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Gone Working

in Vietnam as an English Teacher

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Kat Smith
for those interested in

Vietnam is becoming a haven for tourists and expats alike. Between the fresh food, welcoming locals and diverse landscapes, it's enough to make anyone fall in love. Feeling tempted? 

Here's a crazy idea

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Requirements for a Sponsored Visa:

-Native English Speaker
-Bachelor's Degree (in any subject)
-Official Background Check (no felonies; must be done within 6 months of visa process)
-No serious health complications (must be able to pass a physical examination with no serious illness)

Requirements if You'll Get Your Own Visa:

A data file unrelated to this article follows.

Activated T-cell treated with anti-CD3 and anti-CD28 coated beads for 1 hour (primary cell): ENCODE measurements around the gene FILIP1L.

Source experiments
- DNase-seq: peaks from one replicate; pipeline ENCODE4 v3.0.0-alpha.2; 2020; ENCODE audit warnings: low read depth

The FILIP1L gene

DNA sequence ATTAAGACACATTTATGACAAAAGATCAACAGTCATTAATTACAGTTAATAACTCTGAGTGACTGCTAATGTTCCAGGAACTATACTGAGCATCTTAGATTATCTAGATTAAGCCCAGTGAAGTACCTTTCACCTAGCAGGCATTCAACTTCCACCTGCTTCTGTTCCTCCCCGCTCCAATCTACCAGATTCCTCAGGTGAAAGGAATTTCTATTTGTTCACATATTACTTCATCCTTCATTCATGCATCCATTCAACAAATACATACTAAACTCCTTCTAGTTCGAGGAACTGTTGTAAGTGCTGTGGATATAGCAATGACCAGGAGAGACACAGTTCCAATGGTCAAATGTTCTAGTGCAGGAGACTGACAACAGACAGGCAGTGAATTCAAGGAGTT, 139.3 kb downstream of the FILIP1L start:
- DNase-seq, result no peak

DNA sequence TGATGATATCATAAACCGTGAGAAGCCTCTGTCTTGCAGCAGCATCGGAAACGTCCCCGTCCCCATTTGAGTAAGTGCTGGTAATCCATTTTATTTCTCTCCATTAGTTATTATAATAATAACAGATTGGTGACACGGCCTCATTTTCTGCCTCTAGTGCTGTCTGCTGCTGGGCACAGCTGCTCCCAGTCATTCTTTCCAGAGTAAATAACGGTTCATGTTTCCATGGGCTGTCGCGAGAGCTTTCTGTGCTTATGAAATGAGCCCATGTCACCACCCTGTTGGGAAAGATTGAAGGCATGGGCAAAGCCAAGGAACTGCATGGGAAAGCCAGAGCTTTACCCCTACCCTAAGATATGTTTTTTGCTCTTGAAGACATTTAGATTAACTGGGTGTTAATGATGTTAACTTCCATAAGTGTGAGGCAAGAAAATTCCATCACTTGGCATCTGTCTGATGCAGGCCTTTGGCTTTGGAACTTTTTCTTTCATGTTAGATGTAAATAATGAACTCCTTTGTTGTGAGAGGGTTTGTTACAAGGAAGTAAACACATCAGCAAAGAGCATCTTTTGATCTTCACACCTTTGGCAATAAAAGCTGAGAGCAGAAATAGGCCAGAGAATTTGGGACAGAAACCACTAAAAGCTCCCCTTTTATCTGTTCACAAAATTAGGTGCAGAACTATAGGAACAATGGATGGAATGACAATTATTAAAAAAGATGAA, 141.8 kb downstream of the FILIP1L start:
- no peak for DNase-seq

-High Level of English

Another country that employs non-native English speakers as English teachers is Myanmar. Check out how to get a job teaching English in Myanmar now!

There are three major cities in Vietnam: Ho Chi Minh City, Hanoi, Da Nang. I visited all of these cities before choosing to stay in HCMC. All three cities are big, with a lot of jobs for English teachers. There are also opportunities outside of here but they aren’t as plentiful. If you're looking for a job in a smaller city, check out working with APAX. HCMC is the largest and by far the most hectic but also with the most going on socially. Hanoi is the capital of Vietnam and still retains a lot of its French charm. It’s much more laidback than HCMC. Da Nang is the smaller of the three but is currently booming. When we visited there was a lot of growth and construction. It’s on the beach and around 30 minutes away from the backpackers’ paradise of Hoi An.

With all 3 major cities so distinct, explore the country a bit before choosing your spot!

I personally chose to settle in Ho Chi Minh since it offered the most diverse lifestyle. There really is something for everyone in this mega city. But, I’ve got to say, Da Nang is still in my dreams. Maybe next year?

English teacher in Vietnam
Schools in Vietnam love moving classes outdoors

Take a deep breath & just go for it